I do yoga. Like most things, I do it my way. Kind of like Frank Sinatra, Elvis Presley or Sid Vicious. The record shows.
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I started doing yoga with my best friend B. We were, and still are, kindred spirits. Sisters of the soul. Daughters from another mother. We were introspective, pensive young girls with poetic hearts. On our walks home from high school we spent the time chatting about the usual teenage things that cause angst or butterfly emotions. Boys and clothes and boys and music and boys and books and boys. But we also drilled deep. Explored the darkness and diaphanous shadowy places that sometimes scared the shit out of us.
Somewhere along that uneven lumpy sidewalk, from Hammarskjold High School to our respective homes, we had our first conversations about yoga. Little did we know then, that it would become B’s career, her passion, her calling and life’s work. And for me, it would become a daily part of my life. Like breathing and brushing my teeth.
Sometimes I think it saved our lives. Or at the very least, made it saner. A less troubled place to dwell. Not always serene and tranquil. But not a total train wreck either.
The mental, physical and spiritual benefits of yoga are incomparable.
I’m a creative and intuitive person. A writer with an overactive imagination. A sensitive and empathic being. I walk the rutted road. The pitted path littered with potholes. Equilibrium is not my natural state. Before finding yoga, I was neither calm, cool, and definitely not, collected.
But yoga, and then years later running, changed all that.
Spiritual benefits aside, without yoga, I’m not sure what physical shape I’d be in. I doubt that I could touch my toes. Nor bend like a pretzel. I know with 100% certainty that without my daily yoga practice I never would have recovered from a traumatic injury to my knees. A double whammy seven years ago that quite literally brought me to my knees. So bad that I never thought I’d run again. But four years on the yoga mat strengthening the muscles around my knees. Listening to my body. Relying on its inner physician. Trusting that it knew how to heal itself. Plus a couple of cocky faulty attempts at hitting the streets, because that’s just who I am. Then another two years of dedicated practice. More listening, listening, listening. To the inner wisdom of my body and spirit. A year ago I just knew the knees were completely healed.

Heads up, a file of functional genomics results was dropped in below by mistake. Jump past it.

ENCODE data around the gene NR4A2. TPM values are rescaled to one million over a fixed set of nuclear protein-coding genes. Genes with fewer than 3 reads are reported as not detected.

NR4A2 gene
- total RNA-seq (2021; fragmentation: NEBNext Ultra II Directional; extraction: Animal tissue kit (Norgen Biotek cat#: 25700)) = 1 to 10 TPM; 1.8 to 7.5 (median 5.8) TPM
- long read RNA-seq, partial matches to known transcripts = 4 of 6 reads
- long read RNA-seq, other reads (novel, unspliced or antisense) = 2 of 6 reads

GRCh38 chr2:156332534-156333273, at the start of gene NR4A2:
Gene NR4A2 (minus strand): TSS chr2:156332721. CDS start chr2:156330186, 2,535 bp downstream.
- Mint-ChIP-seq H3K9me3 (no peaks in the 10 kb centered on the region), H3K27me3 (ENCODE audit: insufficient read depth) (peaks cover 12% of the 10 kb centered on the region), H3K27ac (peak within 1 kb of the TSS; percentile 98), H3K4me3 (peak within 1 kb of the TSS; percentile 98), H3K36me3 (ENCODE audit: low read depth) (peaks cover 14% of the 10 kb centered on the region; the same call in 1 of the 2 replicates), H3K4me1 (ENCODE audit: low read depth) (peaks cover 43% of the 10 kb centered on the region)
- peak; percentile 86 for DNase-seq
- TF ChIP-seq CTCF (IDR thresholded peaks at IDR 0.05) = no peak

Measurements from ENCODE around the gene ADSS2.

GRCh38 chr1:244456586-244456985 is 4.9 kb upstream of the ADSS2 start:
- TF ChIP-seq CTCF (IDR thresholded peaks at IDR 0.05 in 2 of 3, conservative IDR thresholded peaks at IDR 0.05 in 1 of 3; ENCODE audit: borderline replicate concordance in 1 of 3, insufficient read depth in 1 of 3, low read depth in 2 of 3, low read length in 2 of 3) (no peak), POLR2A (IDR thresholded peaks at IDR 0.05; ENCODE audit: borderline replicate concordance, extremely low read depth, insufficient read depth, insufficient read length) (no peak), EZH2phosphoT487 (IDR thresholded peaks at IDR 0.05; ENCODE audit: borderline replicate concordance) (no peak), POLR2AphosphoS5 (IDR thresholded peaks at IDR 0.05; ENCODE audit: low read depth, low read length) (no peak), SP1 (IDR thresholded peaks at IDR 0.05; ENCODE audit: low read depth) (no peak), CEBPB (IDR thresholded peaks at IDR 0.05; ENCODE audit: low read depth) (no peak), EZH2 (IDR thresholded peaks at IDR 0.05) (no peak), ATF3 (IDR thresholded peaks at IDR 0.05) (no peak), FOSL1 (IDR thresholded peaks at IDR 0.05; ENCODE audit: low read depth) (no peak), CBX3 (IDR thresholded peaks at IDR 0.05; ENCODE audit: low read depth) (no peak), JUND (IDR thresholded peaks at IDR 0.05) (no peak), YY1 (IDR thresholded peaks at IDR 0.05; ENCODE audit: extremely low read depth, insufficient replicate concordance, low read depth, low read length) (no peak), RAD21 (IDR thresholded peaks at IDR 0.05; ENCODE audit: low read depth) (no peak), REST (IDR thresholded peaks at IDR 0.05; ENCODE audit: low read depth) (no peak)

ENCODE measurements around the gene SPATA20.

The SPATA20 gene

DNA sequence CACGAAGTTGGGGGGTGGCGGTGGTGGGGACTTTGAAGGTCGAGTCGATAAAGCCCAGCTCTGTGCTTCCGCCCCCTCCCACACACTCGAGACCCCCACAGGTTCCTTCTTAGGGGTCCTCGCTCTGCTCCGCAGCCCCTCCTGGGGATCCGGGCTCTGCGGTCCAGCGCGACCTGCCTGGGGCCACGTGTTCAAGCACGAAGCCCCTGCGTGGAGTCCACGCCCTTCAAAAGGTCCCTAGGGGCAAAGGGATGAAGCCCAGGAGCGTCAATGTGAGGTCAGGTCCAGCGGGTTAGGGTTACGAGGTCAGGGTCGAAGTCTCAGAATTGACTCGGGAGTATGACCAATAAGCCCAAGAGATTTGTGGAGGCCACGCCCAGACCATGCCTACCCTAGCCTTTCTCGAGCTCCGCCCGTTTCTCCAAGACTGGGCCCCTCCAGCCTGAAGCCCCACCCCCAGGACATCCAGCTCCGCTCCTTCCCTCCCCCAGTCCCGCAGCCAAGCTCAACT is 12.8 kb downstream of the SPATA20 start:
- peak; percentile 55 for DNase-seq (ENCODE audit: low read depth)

I laced up the sneakers. And went for a run.
I’m a largely self-taught. And hardly a yogini, but I do know my way around my own body. Until seven years ago, I never had a yoga teacher, nor a mat, for that matter. Shortly after my son was born I bought a book called, Richard Hittleman’s Yoga 28 Day Exercise Plan. The poses in this little soft-cover book became the foundation of my daily yoga practice. Later I learned some new ones from The ABC of Yoga by Kareen Zebroff, and her marvelous television show.
After 28 days working through Hittleman’s book, I was hooked. Line and sinker. I was a master. A guru. A wise sage. Enlightened. Transcendent and spiritual. Of course, I was none of those things. I look back on my younger self, and I smile. Like Buddha.
It didn’t take much to bring Ma into my yoga circle. She too worked the book. Then Ma and I discovered Kareen’s Yoga television show. That was another life-changer.
No mats, no gear, no fancy pants.
This was over two decades before lululemon was founded in 1998. Just a mother and daughter in front of a small color TV with rabbit ears in the snug and secure living room at 204.
Here I am decades later. Still practicing many of the same poses from Hittleman and Zebroff. But with a twist.
I have a mat. It’s lime green.